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World-First Quantum Research Breakthrough Allows for Full Spin Qubit Control

Stock image of a Qubit
(Image credit: Shutterstock)

A research team with Denmark's University of Copenhagen has designed the world's first quantum computing system that allows for simultaneous operation of all its qubits without threatening quantum coherence. The research is being hailed as a breakthrough, clearing one of the remaining key obstacles for quantum scaling and its eventual mainstream deployment.

As quantum computing is still in its nascent stages, there are a number of technologies — and qubit types — concurrently being explored. The Danish team achieved its breakthrough in one particular type of qubit, spin qubits. You may remember these from our recent article on quantum benchmarks, where a company that is also employing the spin qubit approach, IonQ, achieved remarkable results compared to other systems.

"To get more powerful quantum processors, we have to not only increase the number of qubits, but also the number of simultaneous operations, which is exactly what we did," states Professor Kuemmeth, who directed the research.

As it stands, two important elements on the road to quantum computing are scaling, as in, adding more and more qubits (think computer cores) so that the system's processing capabilities increase; and coherence, as in, how stable the system is during workload processing, and how accurate its results are. With quantum scaling well on its way already, this research focuses on the coherence part of the equation. The scaling part of the problem has already seen incredible progress, but the same hasn't been true about the coherence part of the equation — until now.

"Now that we have some pretty good qubits, the name of the game is connecting them in circuits which can operate numerous qubits, while also being complex enough to be able to correct quantum calculation errors," says Anasua Chatterjee, a member of the research team. "Thus far, research in spin qubits has gotten to the point where circuits contain arrays of 2x2 or 3x3 qubits. The problem is that their qubits are only dealt with one at a time."

Think of it this way: you can't read the content of a letter until you actually manipulate the envelope they're in, opening it to scan what's inside. However, much in the same way that you change the state of the envelope in reaching the letter proper, qubits are changed when you try to read them. With quantum physics, manipulating a single qubit has up to now resulted in (essentially) catastrophic decoherence of the surrounding system. Basically, the results stop being accurate. This research now proves there is a way to operate and measure the entire qubit subsystem without that fall to chaos.

Chaterjee states, "The new and truly significant thing about our chip is that we can simultaneously operate and measure all qubits. This has never been demonstrated before with spin qubits — nor with many other types of qubits."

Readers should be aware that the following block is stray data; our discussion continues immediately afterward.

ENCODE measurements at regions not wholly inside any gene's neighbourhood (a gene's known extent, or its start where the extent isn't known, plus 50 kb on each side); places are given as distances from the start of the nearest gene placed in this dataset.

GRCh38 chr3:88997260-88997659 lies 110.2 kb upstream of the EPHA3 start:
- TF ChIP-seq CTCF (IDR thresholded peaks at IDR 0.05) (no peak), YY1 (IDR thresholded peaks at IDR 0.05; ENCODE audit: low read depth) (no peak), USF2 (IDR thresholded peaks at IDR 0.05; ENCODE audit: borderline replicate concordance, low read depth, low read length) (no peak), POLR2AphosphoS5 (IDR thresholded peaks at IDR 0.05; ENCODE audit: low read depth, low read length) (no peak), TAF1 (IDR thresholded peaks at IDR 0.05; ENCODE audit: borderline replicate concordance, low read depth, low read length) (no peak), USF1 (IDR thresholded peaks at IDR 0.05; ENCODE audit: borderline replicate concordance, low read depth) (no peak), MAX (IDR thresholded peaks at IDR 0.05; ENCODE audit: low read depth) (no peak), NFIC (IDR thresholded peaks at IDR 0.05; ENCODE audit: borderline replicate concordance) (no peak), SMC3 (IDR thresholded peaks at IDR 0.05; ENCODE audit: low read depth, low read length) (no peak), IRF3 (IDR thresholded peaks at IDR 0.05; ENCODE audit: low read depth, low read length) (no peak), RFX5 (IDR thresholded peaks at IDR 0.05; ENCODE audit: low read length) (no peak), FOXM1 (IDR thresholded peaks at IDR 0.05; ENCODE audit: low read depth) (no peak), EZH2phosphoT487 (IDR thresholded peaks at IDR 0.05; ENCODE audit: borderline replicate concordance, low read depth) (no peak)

Of course, the breakthrough won't be able to stand on its own; research work is never done. As such, the researchers have identified the most pressing limitations on their approach. While the control mechanism employed by the scientists has been proven to maintain quantum coherence, its current design requires sustained, manual tuning of the 48 control electrodes that actually make the system work. The team is now looking to AI control systems that could automatically keep the system tuned with no human intervention. Perhaps this breakthrough will bring renewed focus on spin qubits as the fastest way to achieve a scalable, coherent, and efficient quantum computer. Time will tell.

  • -Fran-
    Round, round, baby. You spin me round, round.
    I have to say, this is what I was expecting to happen soon. Time to move away from "simple" electrical signaling and wave goodbye to binary.

    Regards.
    Reply
  • HWOC
    I agree, the time is now. Let us all bin our existing old fashioned computer hardware and hail the age of quantum computing! :giggle:
    Reply
  • coolitic
    Yuka said:
    Round, round, baby. You spin me round, round.
    I have to say, this is what I was expecting to happen soon. Time to move away from "simple" electrical signaling and wave goodbye to binary.

    Regards.
    You do realize that quantum computing is only good at solving quantum problems, right? Most problems would still be most efficiently solved via a classical computer even if quantum computing was fully developed.
    Reply
  • -Fran-
    coolitic said:
    You do realize that quantum computing is only good at solving quantum problems, right? Most problems would still be most efficiently solved via a classical computer even if quantum computing was fully developed.
    What you said is only under the assumption that you can't build a reasonably fast space change from binary to n-bit with all its operations. From a pure computational/mathematical standpoint, there's no competition between the two. And the issue with transitions... I'm not sure there, but I'd imagine the concept of "clocks" won't apply the same way so it's hard to gauge the concept of "speed" from how you understand a CPU today and a potential one based on Quantum principles.

    And sure you'd need years to move the tooling and general expertise, but that's the case with every new technology that's a huge departure from old ones. Perhaps I'm being too optimistic, but I think it's well founded.

    Just for context: I am one of those that believes you can use Quantum computers for regular tasks. Just because they're better at something more specialized, doesn't mean you can't* make them more general purpose.

    Regards.
    Reply